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9 reasons why healthcare is the biggest target for cyberattacks

The healthcare industry is at risk

Organisations are becoming increasingly susceptible to online attacks – threatening day-to-day work and compromising confidential patient data. Long, busy days mean healthcare staff don’t have the time and resources to educate themselves about online risks. The potential disruption caused by a complete overhaul in online security is just too significant for many organisations even to consider.

Healthcare leaders are ready to increase spending on cybersecurity. But with new threats uncovered every day, it isn’t easy to know where an organisation would be better off investing their budget. High demand for patient information and often-outdated systems are among the nine reasons healthcare is now the biggest target for online attacks.

1. Private patient information is worth a lot of money to attackers

Hospitals store an incredible amount of patient data. Confidential data that’s worth a lot of money to hackers who can sell it quickly – making the industry a growing target.  These organisations have to protect their patients’ records. With GDPR coming into play this year, it’s becoming increasingly important for hospitals to secure their information.

Financial penalties – whether they be fines for not cooperating with GDPR or paying to retrieve their data from ransomware – are real and alarming for a healthcare industry that’s already struggling with financing daily work demands.

IT professionals realise that the cost of securing their data with solutions like multi-factor authentication (MFA) is far less than the pay-out from ransomware or similar attacks. MFA is a solution that requires more than one piece of information to identify a user and then generates a one-time password on each login session, making it harder for hackers to steal passwords and other information.

2. Medical devices are an easy entry point for attackers

There aren’t many downsides to innovations in healthcare technology these days. Medical devices like x-rays, insulin pumps and defibrillators play a critical role in modern healthcare.  But for those in charge of online security and patient data protection, these new devices open up more entry points for attacks.  Medical devices fulfil specific purposes – like monitoring heart rates or dispensing drugs. Security is not a primary concern in design. Although the devices themselves may not store patient data, attackers can leverage devices to launch an attack on a server that does hold valuable information. In a worst-case scenario, hackers can completely take over a medical device, preventing healthcare organisations from providing necessary life-saving treatment to patients.

Hackers know that medical devices don’t contain any patient data themselves. However, they see them as an easy target, lacking the security found on other network devices like laptops and computers. Threats against medical devices can cause problems for healthcare organisations – giving hackers access to other network devices or letting them install costly ransomware. Secure network devices help limit the damage caused by an attack on medical devices.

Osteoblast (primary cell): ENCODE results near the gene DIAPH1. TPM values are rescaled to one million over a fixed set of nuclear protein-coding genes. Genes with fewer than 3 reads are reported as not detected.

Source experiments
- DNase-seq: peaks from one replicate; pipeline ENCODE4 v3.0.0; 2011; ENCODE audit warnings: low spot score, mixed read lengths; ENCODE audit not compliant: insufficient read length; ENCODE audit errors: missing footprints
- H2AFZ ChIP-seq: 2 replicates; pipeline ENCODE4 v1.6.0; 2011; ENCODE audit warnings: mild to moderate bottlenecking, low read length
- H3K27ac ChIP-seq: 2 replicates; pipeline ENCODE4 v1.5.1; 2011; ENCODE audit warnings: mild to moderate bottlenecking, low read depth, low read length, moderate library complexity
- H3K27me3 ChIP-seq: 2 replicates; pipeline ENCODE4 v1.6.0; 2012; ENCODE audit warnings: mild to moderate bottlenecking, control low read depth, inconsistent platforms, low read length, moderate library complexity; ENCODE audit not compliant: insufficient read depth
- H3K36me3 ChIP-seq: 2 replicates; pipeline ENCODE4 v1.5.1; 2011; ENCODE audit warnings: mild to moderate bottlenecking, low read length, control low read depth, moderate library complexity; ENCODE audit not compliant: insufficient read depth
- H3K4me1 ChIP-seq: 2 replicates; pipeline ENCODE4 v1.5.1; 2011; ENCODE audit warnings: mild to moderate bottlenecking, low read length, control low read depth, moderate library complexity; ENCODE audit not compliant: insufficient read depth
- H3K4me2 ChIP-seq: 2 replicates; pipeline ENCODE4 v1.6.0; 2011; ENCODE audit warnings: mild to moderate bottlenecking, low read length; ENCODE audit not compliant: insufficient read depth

3. Staff need to access data remotely, opening up more opportunities for attack

Collaborative working is vital in the healthcare industry, with units working together to provide the best solution for every patient. Those who need to access information aren’t always sitting at their desk – they are often working remotely from different devices.

Connecting to a network remotely from new devices is risky, as not all devices will be secure.  Additionally, healthcare staff are often unfamiliar with even the most basic cybersecurity best practices. Compromised devices must never gain access to the network, as just one hacked device can leave a whole organisation wide open. One option for organisations with staff working across devices is risk-based authentication (RBA). This solution makes risk analysis simpler by letting IT staff set up policies that determine the risk of a given device based on factors like the user, their location and more. Any unusual activity is then flagged to ensure that unsafe devices cannot access sensitive patient data.

4. Workers don’t want to disrupt convenient working practices with the introduction of new technology

Healthcare staff are some of the busiest and most in-demand in the country. Staff work long hours and to tight deadlines – which means they don’t have the time or resources to add online security processes to their workload.  Medical professionals need slick working practices with minimal distractions.

Healthcare organisations need to assess the impact of any cybersecurity measures they want to implement. IT staff should try to align security measures with existing software. Many authentication solutions work seamlessly with software like Office 365, meaning medical staff can perform their daily tasks without distraction.

Using Single Sign-On (SSO) solutions means authorised users can access multiple applications using just one set of login information – keeping their working routines quick and straightforward without compromising security. Frictionless solutions like SSO and RBA offer adequate protection against online threats without disrupting how people work.